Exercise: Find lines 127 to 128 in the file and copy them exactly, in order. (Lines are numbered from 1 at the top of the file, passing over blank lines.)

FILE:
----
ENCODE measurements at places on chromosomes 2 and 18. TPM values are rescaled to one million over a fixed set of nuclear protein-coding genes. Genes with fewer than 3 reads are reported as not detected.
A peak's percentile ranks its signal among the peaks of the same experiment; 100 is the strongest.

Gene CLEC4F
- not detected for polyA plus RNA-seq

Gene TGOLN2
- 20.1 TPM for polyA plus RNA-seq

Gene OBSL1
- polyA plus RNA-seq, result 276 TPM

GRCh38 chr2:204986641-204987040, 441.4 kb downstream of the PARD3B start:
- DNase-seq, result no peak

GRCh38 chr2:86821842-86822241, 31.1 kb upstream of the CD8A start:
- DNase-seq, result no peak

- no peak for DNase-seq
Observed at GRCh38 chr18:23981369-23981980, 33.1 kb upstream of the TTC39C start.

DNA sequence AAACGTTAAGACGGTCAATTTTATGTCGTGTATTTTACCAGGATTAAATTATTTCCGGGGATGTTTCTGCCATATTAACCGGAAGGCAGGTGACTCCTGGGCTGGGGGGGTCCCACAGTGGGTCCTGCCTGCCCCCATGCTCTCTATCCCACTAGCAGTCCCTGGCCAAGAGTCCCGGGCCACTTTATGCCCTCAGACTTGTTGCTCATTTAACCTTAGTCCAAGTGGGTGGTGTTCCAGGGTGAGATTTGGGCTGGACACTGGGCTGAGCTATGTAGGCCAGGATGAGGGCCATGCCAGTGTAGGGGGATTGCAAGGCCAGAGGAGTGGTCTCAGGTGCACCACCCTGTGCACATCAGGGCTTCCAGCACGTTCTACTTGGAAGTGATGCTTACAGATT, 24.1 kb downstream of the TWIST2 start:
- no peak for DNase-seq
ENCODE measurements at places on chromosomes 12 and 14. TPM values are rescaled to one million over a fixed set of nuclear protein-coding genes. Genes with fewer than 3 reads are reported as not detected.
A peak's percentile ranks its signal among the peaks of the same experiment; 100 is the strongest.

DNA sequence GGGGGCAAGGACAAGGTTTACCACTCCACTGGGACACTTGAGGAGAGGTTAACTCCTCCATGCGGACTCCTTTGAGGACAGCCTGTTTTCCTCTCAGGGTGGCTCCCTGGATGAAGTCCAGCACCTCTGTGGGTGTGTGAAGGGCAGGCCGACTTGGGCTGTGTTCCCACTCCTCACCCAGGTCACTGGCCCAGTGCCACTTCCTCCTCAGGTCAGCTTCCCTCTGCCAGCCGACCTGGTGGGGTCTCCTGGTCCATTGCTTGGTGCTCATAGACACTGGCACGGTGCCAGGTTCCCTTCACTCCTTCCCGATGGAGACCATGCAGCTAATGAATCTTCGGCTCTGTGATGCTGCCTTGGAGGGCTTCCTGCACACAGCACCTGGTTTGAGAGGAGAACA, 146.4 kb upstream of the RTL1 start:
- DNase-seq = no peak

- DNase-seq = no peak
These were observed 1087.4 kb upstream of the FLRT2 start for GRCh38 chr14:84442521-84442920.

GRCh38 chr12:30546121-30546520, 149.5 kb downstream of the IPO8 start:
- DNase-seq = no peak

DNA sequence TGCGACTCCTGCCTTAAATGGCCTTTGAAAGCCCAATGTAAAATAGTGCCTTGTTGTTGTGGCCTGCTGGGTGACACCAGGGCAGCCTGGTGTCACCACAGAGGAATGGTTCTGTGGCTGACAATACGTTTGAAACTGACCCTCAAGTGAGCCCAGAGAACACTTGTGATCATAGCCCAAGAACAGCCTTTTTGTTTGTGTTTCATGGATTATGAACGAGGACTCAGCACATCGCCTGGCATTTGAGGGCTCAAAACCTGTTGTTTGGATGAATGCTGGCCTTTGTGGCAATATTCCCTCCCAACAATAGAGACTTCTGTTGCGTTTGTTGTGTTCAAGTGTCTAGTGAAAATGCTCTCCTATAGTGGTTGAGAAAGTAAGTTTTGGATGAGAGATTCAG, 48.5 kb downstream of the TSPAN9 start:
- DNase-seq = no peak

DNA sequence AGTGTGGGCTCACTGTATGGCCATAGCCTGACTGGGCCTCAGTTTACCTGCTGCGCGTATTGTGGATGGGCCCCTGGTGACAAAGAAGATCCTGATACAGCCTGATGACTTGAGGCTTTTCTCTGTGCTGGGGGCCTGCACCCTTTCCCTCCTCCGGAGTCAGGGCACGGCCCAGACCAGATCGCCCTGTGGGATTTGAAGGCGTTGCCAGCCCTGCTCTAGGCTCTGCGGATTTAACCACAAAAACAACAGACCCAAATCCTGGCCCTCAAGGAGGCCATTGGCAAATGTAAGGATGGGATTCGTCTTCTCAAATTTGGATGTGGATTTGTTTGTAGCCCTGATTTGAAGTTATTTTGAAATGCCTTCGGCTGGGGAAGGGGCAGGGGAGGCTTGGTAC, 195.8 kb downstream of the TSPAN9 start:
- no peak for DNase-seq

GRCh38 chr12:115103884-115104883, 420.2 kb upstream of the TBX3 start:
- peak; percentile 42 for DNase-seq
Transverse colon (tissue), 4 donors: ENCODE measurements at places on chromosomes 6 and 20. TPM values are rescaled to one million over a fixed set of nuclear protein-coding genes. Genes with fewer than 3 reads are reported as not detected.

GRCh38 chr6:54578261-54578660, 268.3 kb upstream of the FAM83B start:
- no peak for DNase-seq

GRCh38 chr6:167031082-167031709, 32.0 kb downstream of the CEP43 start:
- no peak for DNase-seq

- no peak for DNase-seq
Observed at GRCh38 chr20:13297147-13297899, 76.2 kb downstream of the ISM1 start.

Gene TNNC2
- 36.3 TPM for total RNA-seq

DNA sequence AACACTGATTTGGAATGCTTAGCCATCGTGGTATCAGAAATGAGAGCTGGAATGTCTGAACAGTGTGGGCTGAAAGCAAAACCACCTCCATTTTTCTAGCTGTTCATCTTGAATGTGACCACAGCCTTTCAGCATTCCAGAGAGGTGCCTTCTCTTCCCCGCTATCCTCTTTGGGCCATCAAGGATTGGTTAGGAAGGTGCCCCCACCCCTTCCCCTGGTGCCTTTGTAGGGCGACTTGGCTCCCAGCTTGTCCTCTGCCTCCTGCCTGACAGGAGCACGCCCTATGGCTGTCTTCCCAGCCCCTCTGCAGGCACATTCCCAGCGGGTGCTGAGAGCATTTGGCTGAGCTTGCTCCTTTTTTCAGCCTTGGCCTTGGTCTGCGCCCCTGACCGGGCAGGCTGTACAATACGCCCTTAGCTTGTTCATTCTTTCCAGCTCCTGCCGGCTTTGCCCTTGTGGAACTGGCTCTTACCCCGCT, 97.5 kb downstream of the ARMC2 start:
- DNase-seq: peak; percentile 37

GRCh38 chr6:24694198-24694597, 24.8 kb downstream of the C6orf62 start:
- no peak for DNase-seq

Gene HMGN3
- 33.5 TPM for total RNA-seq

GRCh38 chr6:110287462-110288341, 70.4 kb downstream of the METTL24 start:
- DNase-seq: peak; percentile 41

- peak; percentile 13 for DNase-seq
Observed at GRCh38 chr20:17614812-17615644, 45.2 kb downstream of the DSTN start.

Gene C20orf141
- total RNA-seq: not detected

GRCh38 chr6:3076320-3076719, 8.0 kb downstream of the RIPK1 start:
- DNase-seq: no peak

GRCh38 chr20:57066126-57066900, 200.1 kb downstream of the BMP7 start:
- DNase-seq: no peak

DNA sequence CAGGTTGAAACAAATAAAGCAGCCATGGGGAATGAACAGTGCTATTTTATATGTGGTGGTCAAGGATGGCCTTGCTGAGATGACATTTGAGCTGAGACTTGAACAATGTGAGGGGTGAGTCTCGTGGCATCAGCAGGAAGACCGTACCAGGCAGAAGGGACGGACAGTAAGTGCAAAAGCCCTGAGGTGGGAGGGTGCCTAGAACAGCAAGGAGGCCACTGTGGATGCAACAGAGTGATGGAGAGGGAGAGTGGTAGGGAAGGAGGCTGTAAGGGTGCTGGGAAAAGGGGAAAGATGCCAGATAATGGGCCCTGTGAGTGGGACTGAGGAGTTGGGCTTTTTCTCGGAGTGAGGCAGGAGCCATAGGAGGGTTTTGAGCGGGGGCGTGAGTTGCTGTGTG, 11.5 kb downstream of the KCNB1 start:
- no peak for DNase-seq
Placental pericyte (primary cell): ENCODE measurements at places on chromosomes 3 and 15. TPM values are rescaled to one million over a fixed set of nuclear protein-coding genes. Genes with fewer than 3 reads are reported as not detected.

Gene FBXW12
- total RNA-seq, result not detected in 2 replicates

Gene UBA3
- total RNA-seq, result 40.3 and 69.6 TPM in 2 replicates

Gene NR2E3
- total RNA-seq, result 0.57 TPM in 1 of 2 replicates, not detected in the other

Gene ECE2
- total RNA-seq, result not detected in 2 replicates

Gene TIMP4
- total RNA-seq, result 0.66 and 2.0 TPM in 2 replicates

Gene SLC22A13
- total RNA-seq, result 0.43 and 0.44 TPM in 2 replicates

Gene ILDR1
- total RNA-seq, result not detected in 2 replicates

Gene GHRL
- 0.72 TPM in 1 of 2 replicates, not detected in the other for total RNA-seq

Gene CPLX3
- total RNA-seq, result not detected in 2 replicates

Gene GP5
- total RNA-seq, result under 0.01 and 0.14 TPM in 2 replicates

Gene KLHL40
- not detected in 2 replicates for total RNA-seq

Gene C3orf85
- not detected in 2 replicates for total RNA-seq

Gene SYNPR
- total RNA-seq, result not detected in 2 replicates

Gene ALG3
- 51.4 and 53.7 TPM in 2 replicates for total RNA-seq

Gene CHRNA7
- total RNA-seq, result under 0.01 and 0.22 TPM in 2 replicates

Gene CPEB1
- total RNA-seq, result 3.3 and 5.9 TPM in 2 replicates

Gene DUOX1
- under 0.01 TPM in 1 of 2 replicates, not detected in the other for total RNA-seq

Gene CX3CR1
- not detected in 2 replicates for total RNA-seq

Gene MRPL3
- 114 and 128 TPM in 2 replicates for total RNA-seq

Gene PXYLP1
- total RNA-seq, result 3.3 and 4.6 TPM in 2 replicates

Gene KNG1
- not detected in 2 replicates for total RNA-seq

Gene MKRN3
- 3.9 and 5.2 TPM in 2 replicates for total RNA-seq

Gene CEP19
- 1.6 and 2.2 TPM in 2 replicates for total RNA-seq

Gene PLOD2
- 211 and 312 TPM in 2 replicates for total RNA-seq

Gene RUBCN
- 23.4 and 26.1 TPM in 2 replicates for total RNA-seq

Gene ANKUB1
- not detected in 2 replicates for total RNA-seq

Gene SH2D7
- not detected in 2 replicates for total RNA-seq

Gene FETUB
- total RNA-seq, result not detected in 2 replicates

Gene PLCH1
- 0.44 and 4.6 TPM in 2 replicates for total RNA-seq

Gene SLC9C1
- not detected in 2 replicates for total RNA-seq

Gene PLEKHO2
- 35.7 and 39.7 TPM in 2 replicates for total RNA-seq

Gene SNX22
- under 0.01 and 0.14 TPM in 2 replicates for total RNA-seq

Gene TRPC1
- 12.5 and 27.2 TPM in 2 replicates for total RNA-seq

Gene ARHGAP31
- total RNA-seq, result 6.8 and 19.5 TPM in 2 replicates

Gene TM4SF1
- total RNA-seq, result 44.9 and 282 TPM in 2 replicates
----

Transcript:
Gene TM4SF1
- total RNA-seq, result 44.9 and 282 TPM in 2 replicates